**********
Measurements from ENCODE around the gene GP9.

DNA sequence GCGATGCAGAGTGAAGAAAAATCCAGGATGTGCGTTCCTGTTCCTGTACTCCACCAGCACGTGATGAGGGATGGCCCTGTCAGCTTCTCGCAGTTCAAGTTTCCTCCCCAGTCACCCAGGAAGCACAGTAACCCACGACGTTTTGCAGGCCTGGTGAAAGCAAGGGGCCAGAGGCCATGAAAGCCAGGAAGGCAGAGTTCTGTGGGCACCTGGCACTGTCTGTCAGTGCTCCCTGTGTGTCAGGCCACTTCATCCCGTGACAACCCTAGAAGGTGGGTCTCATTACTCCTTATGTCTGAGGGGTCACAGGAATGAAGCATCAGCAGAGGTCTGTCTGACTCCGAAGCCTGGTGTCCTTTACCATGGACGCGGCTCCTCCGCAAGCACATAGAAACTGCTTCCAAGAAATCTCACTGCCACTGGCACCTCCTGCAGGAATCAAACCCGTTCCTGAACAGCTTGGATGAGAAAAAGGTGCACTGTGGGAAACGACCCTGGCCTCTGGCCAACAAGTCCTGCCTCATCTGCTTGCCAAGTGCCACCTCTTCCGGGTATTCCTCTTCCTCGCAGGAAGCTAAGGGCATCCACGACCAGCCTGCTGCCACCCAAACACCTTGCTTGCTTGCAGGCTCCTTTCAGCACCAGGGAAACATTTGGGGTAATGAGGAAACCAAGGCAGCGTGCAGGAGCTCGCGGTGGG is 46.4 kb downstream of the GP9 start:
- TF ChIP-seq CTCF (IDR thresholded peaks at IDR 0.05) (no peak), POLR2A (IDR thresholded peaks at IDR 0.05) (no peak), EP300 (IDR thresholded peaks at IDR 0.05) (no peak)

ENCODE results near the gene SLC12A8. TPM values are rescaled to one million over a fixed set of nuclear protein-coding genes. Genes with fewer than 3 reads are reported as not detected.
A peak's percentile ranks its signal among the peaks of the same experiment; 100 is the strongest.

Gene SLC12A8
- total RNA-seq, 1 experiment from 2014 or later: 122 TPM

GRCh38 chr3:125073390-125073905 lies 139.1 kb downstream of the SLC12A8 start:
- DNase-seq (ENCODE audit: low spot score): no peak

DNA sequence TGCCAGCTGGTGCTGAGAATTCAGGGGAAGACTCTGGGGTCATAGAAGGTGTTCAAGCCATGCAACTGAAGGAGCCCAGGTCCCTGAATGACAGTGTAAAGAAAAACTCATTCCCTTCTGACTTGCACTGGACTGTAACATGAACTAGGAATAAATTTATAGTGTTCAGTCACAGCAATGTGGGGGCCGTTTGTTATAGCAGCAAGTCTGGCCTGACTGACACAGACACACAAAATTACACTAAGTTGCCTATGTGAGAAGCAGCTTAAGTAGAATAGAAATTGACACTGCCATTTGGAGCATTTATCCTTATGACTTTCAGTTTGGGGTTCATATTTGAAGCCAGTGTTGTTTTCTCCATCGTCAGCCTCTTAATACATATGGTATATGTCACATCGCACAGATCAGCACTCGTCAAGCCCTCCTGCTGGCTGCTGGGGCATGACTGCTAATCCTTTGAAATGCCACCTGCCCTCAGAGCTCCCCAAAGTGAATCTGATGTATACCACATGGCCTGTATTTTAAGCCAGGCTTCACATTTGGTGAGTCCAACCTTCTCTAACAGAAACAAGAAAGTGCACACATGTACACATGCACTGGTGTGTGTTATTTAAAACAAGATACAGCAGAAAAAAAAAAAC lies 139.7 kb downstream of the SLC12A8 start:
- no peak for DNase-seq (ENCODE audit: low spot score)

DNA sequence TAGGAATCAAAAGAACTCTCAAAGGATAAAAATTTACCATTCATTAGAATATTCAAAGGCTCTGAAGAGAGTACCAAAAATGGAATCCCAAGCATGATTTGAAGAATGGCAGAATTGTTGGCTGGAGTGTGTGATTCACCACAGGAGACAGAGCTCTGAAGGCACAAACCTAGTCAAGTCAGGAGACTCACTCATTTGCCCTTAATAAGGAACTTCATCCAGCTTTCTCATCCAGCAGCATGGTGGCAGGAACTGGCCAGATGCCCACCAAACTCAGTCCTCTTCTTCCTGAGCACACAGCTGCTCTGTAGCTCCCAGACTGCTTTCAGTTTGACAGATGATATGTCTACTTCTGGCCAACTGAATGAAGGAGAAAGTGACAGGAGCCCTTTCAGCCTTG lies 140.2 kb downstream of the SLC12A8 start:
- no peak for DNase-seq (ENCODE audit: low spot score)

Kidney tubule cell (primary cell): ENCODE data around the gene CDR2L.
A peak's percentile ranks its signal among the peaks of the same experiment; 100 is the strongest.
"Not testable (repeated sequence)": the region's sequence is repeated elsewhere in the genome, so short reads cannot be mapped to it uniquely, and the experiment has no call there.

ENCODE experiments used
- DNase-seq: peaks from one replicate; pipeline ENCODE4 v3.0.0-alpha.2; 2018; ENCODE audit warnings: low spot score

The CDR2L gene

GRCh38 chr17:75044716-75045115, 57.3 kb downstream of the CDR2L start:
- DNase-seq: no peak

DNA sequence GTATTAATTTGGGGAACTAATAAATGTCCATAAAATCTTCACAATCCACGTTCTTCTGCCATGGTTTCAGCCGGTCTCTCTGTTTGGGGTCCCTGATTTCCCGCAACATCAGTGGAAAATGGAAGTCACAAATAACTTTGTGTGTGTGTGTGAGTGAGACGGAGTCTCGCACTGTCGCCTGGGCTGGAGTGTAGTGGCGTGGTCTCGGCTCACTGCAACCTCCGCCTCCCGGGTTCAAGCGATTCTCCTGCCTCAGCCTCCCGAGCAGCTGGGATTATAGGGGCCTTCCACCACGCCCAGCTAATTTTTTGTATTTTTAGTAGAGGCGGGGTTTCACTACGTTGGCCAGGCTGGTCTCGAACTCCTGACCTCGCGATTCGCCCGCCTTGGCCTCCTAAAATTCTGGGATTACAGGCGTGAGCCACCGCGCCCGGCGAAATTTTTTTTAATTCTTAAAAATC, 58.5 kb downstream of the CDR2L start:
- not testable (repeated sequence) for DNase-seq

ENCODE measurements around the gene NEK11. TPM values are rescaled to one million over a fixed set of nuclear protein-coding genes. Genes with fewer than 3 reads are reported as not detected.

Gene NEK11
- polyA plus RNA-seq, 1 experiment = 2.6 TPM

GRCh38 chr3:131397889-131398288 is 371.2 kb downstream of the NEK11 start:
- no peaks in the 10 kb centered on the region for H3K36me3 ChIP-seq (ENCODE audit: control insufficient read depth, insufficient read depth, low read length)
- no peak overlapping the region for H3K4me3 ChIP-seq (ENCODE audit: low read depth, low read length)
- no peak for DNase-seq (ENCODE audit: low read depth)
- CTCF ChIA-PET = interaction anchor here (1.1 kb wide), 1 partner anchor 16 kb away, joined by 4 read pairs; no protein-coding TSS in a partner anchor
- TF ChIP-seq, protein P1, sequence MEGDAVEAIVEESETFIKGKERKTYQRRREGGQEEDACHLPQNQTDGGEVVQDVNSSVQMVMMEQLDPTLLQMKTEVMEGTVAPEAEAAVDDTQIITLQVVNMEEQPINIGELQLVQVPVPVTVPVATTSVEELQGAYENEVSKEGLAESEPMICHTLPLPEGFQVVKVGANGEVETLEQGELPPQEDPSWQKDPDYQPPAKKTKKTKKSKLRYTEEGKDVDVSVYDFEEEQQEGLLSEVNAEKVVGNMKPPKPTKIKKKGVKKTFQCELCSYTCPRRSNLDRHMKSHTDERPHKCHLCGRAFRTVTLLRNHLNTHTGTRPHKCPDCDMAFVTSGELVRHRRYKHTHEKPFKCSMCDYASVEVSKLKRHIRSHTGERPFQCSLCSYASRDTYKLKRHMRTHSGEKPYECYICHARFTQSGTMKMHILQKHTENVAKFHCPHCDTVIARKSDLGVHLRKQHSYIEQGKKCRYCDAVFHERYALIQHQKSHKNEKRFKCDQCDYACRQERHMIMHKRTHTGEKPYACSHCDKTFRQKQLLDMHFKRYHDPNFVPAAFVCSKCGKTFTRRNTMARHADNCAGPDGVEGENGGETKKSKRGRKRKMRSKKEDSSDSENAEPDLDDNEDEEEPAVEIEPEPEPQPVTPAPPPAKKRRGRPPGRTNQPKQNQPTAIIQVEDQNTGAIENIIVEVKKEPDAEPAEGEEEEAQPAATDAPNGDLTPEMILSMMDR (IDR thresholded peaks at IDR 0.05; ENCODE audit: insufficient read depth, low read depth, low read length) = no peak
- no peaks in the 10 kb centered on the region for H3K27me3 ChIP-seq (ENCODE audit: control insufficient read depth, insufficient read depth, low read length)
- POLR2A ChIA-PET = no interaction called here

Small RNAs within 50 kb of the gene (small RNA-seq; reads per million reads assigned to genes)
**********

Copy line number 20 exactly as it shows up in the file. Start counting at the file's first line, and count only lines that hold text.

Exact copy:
GRCh38 chr17:75044716-75045115, 57.3 kb downstream of the CDR2L start: